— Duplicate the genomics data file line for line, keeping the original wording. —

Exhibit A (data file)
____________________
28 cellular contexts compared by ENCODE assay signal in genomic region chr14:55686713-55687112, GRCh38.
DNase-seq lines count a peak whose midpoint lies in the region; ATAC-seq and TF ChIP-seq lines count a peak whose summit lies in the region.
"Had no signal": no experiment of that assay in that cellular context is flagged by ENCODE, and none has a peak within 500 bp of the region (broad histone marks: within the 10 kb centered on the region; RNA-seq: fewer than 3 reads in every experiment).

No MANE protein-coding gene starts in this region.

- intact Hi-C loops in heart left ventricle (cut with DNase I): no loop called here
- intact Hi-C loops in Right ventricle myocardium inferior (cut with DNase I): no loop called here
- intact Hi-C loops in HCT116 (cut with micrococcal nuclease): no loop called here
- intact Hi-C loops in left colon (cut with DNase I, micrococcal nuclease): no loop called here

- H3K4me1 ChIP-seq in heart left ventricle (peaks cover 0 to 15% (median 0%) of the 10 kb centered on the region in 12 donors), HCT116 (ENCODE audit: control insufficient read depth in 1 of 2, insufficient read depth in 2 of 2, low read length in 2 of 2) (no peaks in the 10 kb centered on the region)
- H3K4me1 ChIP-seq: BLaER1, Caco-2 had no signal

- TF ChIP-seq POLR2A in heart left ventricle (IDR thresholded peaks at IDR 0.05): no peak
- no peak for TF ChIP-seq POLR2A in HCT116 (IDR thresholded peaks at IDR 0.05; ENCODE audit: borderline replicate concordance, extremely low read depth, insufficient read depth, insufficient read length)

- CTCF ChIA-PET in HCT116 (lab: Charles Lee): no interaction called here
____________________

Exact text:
28 cellular contexts compared by ENCODE assay signal in genomic region chr14:55686713-55687112, GRCh38.
DNase-seq lines count a peak whose midpoint lies in the region; ATAC-seq and TF ChIP-seq lines count a peak whose summit lies in the region.
"Had no signal": no experiment of that assay in that cellular context is flagged by ENCODE, and none has a peak within 500 bp of the region (broad histone marks: within the 10 kb centered on the region; RNA-seq: fewer than 3 reads in every experiment).

No MANE protein-coding gene starts in this region.

- intact Hi-C loops in heart left ventricle (cut with DNase I): no loop called here
- intact Hi-C loops in Right ventricle myocardium inferior (cut with DNase I): no loop called here
- intact Hi-C loops in HCT116 (cut with micrococcal nuclease): no loop called here
- intact Hi-C loops in left colon (cut with DNase I, micrococcal nuclease): no loop called here

- H3K4me1 ChIP-seq in heart left ventricle (peaks cover 0 to 15% (median 0%) of the 10 kb centered on the region in 12 donors), HCT116 (ENCODE audit: control insufficient read depth in 1 of 2, insufficient read depth in 2 of 2, low read length in 2 of 2) (no peaks in the 10 kb centered on the region)
- H3K4me1 ChIP-seq: BLaER1, Caco-2 had no signal

- TF ChIP-seq POLR2A in heart left ventricle (IDR thresholded peaks at IDR 0.05): no peak
- no peak for TF ChIP-seq POLR2A in HCT116 (IDR thresholded peaks at IDR 0.05; ENCODE audit: borderline replicate concordance, extremely low read depth, insufficient read depth, insufficient read length)

- CTCF ChIA-PET in HCT116 (lab: Charles Lee): no interaction called here